Oct. 11th, 2011

notthemarimba: Auntie Val from League of Gentlemen (Default)
 The Irish Border: History, Politics, Culture- edited by Malcolm Anderson and Eberhard Bort
Part of what has somehow become me reading All The Things about Northern Ireland. This focuses more on loyalists than other stuff I've read, and talks rather specifically about the immediate and longterm effects of partitioning. 

Gender Trouble- Judith Butler
Things about this book: it led to me mouthing "the fuuuuuck?" on the bus a lot, and I feel like I had to read every sentence three times. Also, I originally started reading it while I still had a fever, which I don't recommend, as it made me feel like I was high on something. I'm glad I read it? But am not really looking forward to any future instance where I have to again.

Two Lives: Gertrude and Alice- Janet Malcolm
Received because the paper bothered [personal profile] wrabbit  aesthetically after it was obtained when we went thrift store shopping. It's alright, although it doesn't really do what it says on the tin. It primarily focuses on Stein's work, specifically The Making of Americans, and then spends a good deal of time discussing academic infighting about Stein. Toklas is mentioned anywhere only as an afterthought, and usually in the context of academics sniping at each other after Stein's death.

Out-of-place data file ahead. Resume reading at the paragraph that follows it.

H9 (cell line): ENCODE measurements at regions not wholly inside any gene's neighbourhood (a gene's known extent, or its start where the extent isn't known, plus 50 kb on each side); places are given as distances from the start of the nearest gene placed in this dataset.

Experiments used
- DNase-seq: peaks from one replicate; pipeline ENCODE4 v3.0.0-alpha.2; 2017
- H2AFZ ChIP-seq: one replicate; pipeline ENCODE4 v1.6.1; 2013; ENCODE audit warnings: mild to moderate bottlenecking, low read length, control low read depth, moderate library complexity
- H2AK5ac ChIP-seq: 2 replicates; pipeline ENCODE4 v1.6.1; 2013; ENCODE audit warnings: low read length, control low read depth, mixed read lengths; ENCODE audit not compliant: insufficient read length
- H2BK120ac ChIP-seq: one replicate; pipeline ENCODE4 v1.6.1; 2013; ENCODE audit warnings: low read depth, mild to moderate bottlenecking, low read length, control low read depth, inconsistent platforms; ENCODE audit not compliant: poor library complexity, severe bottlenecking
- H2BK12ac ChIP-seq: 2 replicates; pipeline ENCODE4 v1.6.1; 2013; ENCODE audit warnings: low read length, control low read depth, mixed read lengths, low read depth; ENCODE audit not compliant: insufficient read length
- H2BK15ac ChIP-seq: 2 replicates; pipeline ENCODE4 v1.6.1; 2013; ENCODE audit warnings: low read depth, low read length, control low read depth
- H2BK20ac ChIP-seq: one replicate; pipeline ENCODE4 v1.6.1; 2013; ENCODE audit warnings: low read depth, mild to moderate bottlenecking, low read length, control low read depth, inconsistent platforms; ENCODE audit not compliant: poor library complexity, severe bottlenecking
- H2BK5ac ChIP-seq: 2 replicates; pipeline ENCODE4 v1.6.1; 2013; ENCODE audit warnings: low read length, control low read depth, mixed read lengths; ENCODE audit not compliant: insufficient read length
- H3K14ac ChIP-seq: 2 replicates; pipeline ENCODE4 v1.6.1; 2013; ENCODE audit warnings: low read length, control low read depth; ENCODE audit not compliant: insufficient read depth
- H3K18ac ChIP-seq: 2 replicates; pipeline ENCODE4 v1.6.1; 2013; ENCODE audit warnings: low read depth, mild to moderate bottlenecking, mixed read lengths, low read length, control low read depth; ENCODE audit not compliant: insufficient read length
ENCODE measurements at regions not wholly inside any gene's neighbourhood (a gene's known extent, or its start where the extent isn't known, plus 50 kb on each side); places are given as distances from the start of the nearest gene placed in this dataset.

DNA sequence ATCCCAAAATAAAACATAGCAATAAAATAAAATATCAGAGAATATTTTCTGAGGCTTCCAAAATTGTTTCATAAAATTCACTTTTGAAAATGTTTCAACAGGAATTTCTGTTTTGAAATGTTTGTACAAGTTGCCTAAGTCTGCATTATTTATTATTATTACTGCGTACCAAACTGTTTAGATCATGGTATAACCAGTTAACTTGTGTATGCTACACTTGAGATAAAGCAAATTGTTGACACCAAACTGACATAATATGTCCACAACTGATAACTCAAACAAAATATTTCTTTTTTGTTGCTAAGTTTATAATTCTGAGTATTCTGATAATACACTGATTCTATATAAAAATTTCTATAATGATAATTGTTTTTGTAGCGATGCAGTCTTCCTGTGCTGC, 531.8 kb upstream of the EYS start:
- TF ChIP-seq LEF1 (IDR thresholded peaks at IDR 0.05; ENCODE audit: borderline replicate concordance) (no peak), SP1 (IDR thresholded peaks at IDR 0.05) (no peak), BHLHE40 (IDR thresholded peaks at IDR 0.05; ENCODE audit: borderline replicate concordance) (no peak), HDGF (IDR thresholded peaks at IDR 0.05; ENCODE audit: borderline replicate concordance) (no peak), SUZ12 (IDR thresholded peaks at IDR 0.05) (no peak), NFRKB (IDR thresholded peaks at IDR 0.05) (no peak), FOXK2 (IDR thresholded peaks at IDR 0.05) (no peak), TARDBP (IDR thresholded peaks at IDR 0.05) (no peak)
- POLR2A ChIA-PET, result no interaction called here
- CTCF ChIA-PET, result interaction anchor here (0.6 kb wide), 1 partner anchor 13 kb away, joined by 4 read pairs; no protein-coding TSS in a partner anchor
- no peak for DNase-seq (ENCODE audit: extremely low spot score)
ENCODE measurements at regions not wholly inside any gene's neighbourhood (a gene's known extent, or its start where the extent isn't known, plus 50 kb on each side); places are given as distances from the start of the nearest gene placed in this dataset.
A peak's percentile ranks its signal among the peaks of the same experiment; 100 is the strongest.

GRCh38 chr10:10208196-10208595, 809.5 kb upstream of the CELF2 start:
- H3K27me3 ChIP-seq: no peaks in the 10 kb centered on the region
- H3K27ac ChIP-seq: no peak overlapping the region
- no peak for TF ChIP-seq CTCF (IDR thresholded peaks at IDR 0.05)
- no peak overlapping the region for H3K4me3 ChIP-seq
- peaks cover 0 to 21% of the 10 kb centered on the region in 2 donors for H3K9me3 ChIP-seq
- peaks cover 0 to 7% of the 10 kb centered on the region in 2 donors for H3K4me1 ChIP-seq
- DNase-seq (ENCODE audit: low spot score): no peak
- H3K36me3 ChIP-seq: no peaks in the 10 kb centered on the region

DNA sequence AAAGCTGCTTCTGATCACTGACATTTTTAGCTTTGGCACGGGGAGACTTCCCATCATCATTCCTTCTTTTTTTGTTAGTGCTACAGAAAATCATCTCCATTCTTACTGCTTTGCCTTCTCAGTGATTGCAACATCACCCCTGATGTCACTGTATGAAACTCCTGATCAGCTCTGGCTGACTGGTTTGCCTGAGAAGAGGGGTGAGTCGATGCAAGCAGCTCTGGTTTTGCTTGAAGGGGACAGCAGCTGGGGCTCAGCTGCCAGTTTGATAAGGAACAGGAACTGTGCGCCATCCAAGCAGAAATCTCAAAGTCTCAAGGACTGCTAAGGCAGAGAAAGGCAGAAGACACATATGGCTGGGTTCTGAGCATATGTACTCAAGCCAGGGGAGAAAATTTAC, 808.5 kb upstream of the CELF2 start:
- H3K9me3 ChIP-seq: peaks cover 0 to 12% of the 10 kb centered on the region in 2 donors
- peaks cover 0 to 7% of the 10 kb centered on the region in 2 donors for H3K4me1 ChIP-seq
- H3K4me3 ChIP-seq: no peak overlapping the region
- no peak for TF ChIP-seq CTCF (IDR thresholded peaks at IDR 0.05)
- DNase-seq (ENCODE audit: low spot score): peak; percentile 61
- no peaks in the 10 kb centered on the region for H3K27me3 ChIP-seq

A Heartbreaking Work of Staggering Genius- Dave Eggers
Borrowed from [personal profile] wrabbit  and read as a brain break after Gender Trouble. It was alright, but we both reached the conclusion that while it's clear that we as readers are supposed to think Dave Eggers is an asshole, it seems like we think he is more of an asshole than we are supposed to think he is. It did, however, give me a moment to think about how grateful I am that there are roughly half a dozen people who would need to die before I would be considered the most responsible possible guardian for my siblings, so there's that, I guess.

Lost At Sea- Bryan Lee O'Malley
I really wanted to like this, given that I loved Scott Pilgrim so much, but I just didn't. None of the characters really grabbed me, and the way the story is told didn't do much for me either. 

Feminism and War: Confronting U.S. Imperialism- edited by Robin L. Riley, Chandra Mohanty, Minnie Bruce Pratt
Good collection, largely focusing on US presence in the Middle East. I was going to list the stuff I especially liked, but then I got distracted earlier and turned it in while I was at the library. 

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